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Backyard Bargains: Six Korean Facial Cleansers That Rock

Don't pay up the won for import skincare when there are plenty of domestic products that make the grade.

I have a healthy (or unhealthy, depending on whom you ask) obsession with skin care products. Throughout the years, my skin has fought against hormones, urban pollution, seasonal changes and, on occasion, tanning out in the sun. And after test-driving numerous moisturizers, cleansers and toners over those years, I’m happy to say that I’ve whittled the field down to the select few that I refuse to live without. That is, until I moved to Korea.

Due to import fees that sometimes cost as much as the product itself, I’m finding it difficult to justify paying almost twice as much now for my usual skin care products without putting a serious dent into my mandatory coffee budget. Fortunately, Korea is quickly developing into a leading international competitor in the cosmetic industry, so there’s no shortage of effective and affordable beauty products here that make the grade. Here are just a few of the best homegrown and cheap facial cleansers to help you avoid stocking up on ramyeon till your next paycheck.

Photo by Yaeri Song for Seoulist1. Innisfree Green Tea Pure Cleansing Water (12,000 won)
Ideal for all skin types
The great thing about this cleanser is that you don’t have to use water. At all. Did you know that water (especially hard water) actually dries out your skin? When water evaporates, it takes with it the natural oils that reside on the outer layer of your skin, and, as a result, leaves it feeling taut and stretched. Cleansing waters contain agents that help retain moisture while removing the dirt and oil that you’ve accumulated throughout your day. This green tea-based cleanser from Innisfree is chock-full of plant extracts, such as camellia and orchid, as well as witch hazel, which works great as a calming agent to reduce redness and irritation. These extracts also contribute to its fantastic scent. Bonus: It removes make-up, which, if you’re lazy like me, is a godsend to a quicker and easier nighttime regime.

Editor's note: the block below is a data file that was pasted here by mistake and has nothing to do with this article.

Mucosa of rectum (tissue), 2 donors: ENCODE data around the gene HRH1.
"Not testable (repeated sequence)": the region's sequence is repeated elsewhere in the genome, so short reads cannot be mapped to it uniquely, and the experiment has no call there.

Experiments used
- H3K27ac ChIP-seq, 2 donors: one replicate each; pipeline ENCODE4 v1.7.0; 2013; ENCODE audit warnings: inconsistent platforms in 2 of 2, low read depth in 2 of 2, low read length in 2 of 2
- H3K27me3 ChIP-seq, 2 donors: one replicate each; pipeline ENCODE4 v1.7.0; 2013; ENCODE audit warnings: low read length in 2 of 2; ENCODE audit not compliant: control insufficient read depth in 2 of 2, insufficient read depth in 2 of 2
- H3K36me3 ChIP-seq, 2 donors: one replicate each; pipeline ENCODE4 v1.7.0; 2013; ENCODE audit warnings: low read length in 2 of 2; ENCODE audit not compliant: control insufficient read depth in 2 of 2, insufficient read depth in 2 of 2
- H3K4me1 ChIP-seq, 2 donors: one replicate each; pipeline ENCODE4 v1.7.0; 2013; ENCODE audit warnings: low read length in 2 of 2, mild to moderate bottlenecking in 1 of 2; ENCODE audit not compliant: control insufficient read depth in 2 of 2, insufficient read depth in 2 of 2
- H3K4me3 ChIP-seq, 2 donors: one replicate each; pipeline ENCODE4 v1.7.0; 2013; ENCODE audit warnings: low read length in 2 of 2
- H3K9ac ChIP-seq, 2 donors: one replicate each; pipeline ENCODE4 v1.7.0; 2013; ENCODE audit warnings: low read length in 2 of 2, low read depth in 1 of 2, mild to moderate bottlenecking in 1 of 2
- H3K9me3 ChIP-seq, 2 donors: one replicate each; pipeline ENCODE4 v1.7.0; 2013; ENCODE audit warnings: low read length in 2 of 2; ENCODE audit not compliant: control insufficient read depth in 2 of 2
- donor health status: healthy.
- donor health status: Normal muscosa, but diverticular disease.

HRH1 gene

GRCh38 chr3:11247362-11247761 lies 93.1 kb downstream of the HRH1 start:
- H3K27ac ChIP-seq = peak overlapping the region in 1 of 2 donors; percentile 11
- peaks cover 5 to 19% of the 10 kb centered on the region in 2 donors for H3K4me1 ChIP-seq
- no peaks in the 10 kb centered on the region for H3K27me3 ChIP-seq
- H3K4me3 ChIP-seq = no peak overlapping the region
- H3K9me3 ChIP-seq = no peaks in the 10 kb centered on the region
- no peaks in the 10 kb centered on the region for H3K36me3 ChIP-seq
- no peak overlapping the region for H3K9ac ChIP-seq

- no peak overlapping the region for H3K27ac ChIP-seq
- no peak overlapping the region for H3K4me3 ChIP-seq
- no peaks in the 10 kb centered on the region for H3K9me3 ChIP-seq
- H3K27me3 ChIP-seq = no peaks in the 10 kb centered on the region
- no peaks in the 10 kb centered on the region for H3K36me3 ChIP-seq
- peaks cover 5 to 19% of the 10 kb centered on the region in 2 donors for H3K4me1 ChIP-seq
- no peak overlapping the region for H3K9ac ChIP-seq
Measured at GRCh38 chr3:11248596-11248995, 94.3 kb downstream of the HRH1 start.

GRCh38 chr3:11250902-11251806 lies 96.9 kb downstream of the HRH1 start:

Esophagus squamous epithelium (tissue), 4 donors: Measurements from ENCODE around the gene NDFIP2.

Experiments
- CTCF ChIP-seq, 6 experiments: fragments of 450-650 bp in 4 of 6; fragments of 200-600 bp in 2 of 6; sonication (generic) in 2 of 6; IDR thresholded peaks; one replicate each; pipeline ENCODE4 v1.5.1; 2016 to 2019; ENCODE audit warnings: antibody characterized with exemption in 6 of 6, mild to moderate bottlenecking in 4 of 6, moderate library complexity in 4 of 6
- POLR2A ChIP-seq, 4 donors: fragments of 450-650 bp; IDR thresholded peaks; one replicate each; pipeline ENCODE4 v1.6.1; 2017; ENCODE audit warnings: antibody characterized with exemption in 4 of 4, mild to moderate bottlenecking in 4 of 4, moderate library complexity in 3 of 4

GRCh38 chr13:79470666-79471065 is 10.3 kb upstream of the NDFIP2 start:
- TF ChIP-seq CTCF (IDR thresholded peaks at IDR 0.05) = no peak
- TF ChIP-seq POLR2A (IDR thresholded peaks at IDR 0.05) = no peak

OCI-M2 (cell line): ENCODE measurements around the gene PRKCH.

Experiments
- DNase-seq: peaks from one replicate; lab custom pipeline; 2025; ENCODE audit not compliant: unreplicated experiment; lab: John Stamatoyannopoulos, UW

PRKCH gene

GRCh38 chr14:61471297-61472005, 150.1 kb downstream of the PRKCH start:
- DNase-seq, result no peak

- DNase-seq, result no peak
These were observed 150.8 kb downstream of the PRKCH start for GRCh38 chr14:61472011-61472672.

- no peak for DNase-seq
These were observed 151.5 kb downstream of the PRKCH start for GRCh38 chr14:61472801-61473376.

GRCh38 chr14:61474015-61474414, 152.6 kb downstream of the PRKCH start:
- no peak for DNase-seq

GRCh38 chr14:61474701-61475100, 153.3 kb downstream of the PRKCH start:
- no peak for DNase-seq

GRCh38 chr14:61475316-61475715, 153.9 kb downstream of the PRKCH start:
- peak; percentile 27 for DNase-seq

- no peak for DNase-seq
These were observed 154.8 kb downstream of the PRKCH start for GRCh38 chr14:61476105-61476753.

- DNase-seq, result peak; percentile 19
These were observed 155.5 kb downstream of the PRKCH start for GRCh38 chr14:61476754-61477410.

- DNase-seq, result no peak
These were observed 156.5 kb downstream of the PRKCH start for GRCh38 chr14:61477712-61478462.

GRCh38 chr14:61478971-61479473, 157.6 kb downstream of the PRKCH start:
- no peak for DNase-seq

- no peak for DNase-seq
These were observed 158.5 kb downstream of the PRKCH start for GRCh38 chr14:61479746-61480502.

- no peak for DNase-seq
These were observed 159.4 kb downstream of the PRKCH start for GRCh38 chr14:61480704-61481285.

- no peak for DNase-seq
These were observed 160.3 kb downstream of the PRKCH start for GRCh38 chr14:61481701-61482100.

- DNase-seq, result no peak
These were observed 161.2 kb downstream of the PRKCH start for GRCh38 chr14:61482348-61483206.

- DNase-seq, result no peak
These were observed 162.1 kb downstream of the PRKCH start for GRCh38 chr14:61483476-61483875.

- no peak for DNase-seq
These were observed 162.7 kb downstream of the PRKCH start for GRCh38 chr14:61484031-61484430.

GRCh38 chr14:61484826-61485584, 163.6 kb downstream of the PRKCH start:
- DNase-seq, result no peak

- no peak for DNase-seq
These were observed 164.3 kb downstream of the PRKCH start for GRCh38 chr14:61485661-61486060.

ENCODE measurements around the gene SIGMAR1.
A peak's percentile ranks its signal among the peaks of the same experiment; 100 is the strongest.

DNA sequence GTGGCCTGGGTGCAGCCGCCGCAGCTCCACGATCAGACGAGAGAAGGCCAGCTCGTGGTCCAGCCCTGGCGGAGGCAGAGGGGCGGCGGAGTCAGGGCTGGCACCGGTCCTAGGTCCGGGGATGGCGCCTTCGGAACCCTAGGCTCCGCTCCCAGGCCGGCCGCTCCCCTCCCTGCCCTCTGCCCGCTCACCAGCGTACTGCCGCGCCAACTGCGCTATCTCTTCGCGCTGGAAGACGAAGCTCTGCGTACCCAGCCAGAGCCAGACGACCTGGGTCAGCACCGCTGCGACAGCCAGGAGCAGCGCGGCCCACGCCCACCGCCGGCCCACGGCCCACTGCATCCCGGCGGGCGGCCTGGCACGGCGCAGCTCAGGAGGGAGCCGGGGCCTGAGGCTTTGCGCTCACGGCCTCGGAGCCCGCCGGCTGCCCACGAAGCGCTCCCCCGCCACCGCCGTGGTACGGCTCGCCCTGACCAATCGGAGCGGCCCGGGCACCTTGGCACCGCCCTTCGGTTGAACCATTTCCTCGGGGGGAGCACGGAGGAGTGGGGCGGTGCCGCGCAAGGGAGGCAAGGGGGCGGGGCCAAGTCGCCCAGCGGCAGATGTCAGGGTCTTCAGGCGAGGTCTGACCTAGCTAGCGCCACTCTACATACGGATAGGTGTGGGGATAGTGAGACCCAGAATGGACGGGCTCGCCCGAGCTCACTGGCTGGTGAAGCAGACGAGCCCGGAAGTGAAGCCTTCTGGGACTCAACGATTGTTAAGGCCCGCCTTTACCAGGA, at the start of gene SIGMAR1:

Photo by Yaeri Song for Seoulist2. The Face Shop Rice Water Bright Cleansing Oil (8,900 won)
Ideal for oily and combination skin types
Maybe the idea of slathering oil onto your skin sounds strange and a tad gross, but cleansing oils are a growing market in the world of skin care products. MAC makes one as do Bobbi Brown and Dermalogica. However, the concept and trend of using oils as cleansers originated from Japanese and Korean cosmetic companies, and illustrates in part why many Asian women have such flawless skin. Fact: oil dissolves oil. Water does not. Have you ever used a cleanser that made your skin feel super squeaky clean afterwards? It might feel great, but that sensation is a sign that your cleanser is stripping away the natural oils required to keep your skin properly hydrated and balanced. These natural oils, known as sebum, are essential in protecting your skin from losing moisture as it gets older. Every skin type has sebum, but those with oily complexions suffer from an excess of it. Cleansing oils gently dissolve the excess sebum along with dirt and make-up on the skin without wrestling out the beneficial stuff that’s actually supposed to be there. The Rice Water Bright series by Face Shop features a mild cleansing oil that uses rice bran and jojoba oils as its base. These two plant-based oils are great because they’re lightweight, won’t clog your pores, and they promote bright and youthful-looking skin.

Photo by Yaeri Song for Seoulist3. The Face Shop Rice Water Bright Cleansing Milk (6,900 won)
Ideal for dry skin